The force with which she held me there in that kiss could only be described as gravity. Her kiss was firm and demanding, and I felt it all the way down to my knees. I didn’t have the ability, or the will, to pull away. Her body was pressed up against me, and my hands came to rest on delicious curve of her hips. I promptly forgot about everything else as my enthusiasm drove me to lift her off the ground. Her powerful legs were soon wrapped around my waist, and my arms caged her in with the same fervor.
Then she leaned back, and her flushed cheeks showed that she enjoyed that just as much as I did. Unfortunately, her expression was all business again. “You need to see something.”
Part of me wanted to resist this change in tone, but I said nothing as she released her grip and lightly hopped back down. “What do you want to show me this time?”
“I guess you could call it the end of the line,” she replied. “After that, you’ll need to decide whether you want to stay or not.”
Part 6: The Dream Reader
When Jester opened the portal, it took a moment longer for her to find it than the rest. I wasn’t sure if it was harder to find, or if she was simply hesitant. The hole in the world finally appeared before us.
“Good luck,” she whispered as I was about to step through.
I stopped. It sounded like she was dismissing me. “Aren’t you coming?”
She shook her head, her waterfall of fiery hair waving elegantly behind her. “No. This is a journey you have to make on your own. Only you can decide what it means.”
Her cryptic response made my chest tighten as I tried to puzzle out what it could mean. Here, in this world, it could mean absolutely anything. And though I had only just met her, I didn’t want to leave her. “How will I find you again?”
“I’ll wait here,” she promised. She waved good-bye, sporting a hopeful little smile.
Steeling myself for anything, I stepped through the portal. When I emerged into a new room, I had trouble getting my bearings. The ceiling and floor were black with a sprinkling of dim stars. Turning on the spot, I saw that little square images formed a patchwork quilt all around me. The colors within each square were shifting, some slightly, others more dramatically.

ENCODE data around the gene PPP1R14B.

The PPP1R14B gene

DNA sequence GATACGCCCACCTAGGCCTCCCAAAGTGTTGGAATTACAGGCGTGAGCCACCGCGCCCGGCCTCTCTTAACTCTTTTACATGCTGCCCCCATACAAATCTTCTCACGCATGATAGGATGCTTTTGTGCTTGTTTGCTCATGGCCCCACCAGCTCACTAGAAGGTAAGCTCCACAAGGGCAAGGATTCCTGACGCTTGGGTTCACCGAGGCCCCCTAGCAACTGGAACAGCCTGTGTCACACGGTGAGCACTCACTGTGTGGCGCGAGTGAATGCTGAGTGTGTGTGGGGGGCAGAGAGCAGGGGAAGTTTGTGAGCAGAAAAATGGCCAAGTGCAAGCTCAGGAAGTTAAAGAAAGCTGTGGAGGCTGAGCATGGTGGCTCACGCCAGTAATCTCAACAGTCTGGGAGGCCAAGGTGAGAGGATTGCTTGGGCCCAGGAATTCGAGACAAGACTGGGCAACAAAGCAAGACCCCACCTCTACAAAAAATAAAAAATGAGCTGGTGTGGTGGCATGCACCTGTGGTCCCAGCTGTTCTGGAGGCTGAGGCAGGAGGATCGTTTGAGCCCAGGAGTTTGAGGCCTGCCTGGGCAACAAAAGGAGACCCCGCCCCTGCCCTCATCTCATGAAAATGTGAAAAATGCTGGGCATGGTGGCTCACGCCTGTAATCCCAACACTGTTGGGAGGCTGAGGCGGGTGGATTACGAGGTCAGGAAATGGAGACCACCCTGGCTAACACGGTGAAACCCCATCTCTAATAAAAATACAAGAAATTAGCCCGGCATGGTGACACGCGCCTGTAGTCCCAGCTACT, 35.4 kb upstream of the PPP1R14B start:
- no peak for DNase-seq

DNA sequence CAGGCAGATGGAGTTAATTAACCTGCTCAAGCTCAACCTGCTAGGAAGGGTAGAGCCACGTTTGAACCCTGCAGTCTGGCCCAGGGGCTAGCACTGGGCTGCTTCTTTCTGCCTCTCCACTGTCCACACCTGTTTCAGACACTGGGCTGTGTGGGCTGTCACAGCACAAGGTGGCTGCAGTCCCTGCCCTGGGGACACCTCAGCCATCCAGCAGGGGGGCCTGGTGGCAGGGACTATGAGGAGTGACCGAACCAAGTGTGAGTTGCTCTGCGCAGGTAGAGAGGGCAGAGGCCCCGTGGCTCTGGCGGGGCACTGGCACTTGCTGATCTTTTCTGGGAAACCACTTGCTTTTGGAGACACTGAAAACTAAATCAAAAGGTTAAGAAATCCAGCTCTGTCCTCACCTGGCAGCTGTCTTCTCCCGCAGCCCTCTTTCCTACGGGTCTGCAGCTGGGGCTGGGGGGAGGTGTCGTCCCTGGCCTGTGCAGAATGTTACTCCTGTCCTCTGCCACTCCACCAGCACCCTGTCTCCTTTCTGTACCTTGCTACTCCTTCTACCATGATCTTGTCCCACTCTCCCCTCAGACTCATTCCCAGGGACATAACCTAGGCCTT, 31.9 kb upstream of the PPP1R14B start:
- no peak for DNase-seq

What were they?
Squinting, I was able to see people were moving inside each one of them. It was an endless patchwork of people’s lives. Everywhere I looked, there was a different scene. As I approached the nearest wall of pictures, I saw a young man walking down a hallway with an armload of books, an elderly woman reading a book in her backyard, a young child toddling across a toy littered floor. Not only were these people, they were perfectly ordinary. Were these real people back in the world I’d come from?
“None of them have any clue I’m watching them.”
I turned and was startled to see a short man. He was also bald like the others I’d seen upon arrival, and he wore the same uniform, but he didn’t even stand up to my shoulder. “You watch all of them?”
He nodded. “It’s a big job. My official title is Dream Reader. I spend most of my time trying to make sense of the named in the world. It’s amazing to see how having a name settles people down. Having an identity lets you overlook the absurdity of it all.”